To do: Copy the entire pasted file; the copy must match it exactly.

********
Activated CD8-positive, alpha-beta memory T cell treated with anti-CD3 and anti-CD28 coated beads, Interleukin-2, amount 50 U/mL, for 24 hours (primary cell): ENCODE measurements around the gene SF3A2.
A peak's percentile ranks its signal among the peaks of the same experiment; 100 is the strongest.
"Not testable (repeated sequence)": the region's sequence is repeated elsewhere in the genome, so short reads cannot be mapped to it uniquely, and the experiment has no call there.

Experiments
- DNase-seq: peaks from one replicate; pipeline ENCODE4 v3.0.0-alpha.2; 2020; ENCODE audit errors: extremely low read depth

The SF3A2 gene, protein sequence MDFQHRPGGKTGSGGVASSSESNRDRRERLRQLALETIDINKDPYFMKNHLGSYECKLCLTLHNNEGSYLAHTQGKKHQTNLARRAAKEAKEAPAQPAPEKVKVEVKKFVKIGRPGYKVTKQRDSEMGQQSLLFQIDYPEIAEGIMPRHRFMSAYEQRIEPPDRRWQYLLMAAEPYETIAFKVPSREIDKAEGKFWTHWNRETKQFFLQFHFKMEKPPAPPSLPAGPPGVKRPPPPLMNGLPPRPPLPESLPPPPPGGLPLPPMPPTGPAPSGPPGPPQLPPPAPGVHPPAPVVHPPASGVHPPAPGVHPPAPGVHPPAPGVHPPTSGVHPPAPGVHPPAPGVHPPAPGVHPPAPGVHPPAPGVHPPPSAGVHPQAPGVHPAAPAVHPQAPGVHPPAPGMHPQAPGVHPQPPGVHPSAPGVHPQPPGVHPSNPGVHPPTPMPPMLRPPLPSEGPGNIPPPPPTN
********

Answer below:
Activated CD8-positive, alpha-beta memory T cell treated with anti-CD3 and anti-CD28 coated beads, Interleukin-2, amount 50 U/mL, for 24 hours (primary cell): ENCODE measurements around the gene SF3A2.
A peak's percentile ranks its signal among the peaks of the same experiment; 100 is the strongest.
"Not testable (repeated sequence)": the region's sequence is repeated elsewhere in the genome, so short reads cannot be mapped to it uniquely, and the experiment has no call there.

Experiments
- DNase-seq: peaks from one replicate; pipeline ENCODE4 v3.0.0-alpha.2; 2020; ENCODE audit errors: extremely low read depth

The SF3A2 gene, protein sequence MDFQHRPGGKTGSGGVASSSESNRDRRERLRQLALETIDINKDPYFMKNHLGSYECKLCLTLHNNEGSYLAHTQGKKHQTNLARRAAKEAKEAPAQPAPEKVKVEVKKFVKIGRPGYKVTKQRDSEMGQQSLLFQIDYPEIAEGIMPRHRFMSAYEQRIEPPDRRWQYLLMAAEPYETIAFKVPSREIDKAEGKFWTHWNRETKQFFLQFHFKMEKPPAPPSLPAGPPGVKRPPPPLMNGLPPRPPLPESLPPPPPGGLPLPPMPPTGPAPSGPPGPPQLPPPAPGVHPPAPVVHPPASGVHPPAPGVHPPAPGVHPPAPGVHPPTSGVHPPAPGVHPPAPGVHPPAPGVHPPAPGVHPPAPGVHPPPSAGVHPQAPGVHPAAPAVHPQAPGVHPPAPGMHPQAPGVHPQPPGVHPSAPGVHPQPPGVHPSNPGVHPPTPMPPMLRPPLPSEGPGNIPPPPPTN